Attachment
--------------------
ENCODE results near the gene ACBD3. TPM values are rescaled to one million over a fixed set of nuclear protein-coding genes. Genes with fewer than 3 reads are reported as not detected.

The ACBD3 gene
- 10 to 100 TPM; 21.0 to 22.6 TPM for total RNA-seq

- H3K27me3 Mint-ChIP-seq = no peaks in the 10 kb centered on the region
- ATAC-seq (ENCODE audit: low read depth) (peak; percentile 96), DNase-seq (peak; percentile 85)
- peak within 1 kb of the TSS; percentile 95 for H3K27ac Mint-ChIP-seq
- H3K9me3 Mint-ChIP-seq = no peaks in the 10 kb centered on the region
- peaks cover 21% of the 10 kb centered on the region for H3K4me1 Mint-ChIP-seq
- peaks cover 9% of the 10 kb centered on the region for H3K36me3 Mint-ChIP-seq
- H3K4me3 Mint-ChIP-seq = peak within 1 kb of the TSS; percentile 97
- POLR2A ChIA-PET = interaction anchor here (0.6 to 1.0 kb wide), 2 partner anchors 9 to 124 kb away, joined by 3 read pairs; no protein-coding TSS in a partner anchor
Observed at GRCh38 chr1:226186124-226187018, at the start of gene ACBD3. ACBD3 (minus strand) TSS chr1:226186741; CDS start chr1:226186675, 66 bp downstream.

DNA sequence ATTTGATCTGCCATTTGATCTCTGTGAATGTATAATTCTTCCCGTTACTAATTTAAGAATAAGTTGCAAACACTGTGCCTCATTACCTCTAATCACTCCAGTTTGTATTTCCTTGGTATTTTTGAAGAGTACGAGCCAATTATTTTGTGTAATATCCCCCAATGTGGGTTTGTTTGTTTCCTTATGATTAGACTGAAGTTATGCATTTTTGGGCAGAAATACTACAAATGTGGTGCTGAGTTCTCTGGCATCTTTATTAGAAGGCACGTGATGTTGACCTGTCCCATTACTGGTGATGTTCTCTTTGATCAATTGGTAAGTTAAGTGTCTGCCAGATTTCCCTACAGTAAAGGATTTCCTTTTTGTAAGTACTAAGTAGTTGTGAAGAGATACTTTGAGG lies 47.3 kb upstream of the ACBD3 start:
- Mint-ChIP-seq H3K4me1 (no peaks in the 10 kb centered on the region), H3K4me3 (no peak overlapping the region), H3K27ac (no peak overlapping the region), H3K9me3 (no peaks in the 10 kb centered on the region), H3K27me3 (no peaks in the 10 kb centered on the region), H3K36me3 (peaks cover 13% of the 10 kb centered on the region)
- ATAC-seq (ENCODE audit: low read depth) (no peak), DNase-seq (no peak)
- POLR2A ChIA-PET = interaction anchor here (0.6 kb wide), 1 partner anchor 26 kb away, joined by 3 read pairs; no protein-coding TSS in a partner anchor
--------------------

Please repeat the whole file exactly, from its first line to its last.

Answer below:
ENCODE results near the gene ACBD3. TPM values are rescaled to one million over a fixed set of nuclear protein-coding genes. Genes with fewer than 3 reads are reported as not detected.

The ACBD3 gene
- 10 to 100 TPM; 21.0 to 22.6 TPM for total RNA-seq

- H3K27me3 Mint-ChIP-seq = no peaks in the 10 kb centered on the region
- ATAC-seq (ENCODE audit: low read depth) (peak; percentile 96), DNase-seq (peak; percentile 85)
- peak within 1 kb of the TSS; percentile 95 for H3K27ac Mint-ChIP-seq
- H3K9me3 Mint-ChIP-seq = no peaks in the 10 kb centered on the region
- peaks cover 21% of the 10 kb centered on the region for H3K4me1 Mint-ChIP-seq
- peaks cover 9% of the 10 kb centered on the region for H3K36me3 Mint-ChIP-seq
- H3K4me3 Mint-ChIP-seq = peak within 1 kb of the TSS; percentile 97
- POLR2A ChIA-PET = interaction anchor here (0.6 to 1.0 kb wide), 2 partner anchors 9 to 124 kb away, joined by 3 read pairs; no protein-coding TSS in a partner anchor
Observed at GRCh38 chr1:226186124-226187018, at the start of gene ACBD3. ACBD3 (minus strand) TSS chr1:226186741; CDS start chr1:226186675, 66 bp downstream.

DNA sequence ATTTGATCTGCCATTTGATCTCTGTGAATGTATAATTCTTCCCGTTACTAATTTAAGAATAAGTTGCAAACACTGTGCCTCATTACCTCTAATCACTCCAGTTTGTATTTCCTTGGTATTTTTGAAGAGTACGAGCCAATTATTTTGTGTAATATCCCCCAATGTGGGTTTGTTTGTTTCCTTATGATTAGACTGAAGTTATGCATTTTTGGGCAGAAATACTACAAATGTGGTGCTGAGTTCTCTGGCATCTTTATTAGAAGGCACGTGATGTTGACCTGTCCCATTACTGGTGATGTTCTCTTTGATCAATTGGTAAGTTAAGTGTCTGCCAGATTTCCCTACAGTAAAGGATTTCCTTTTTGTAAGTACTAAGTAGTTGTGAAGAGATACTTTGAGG lies 47.3 kb upstream of the ACBD3 start:
- Mint-ChIP-seq H3K4me1 (no peaks in the 10 kb centered on the region), H3K4me3 (no peak overlapping the region), H3K27ac (no peak overlapping the region), H3K9me3 (no peaks in the 10 kb centered on the region), H3K27me3 (no peaks in the 10 kb centered on the region), H3K36me3 (peaks cover 13% of the 10 kb centered on the region)
- ATAC-seq (ENCODE audit: low read depth) (no peak), DNase-seq (no peak)
- POLR2A ChIA-PET = interaction anchor here (0.6 kb wide), 1 partner anchor 26 kb away, joined by 3 read pairs; no protein-coding TSS in a partner anchor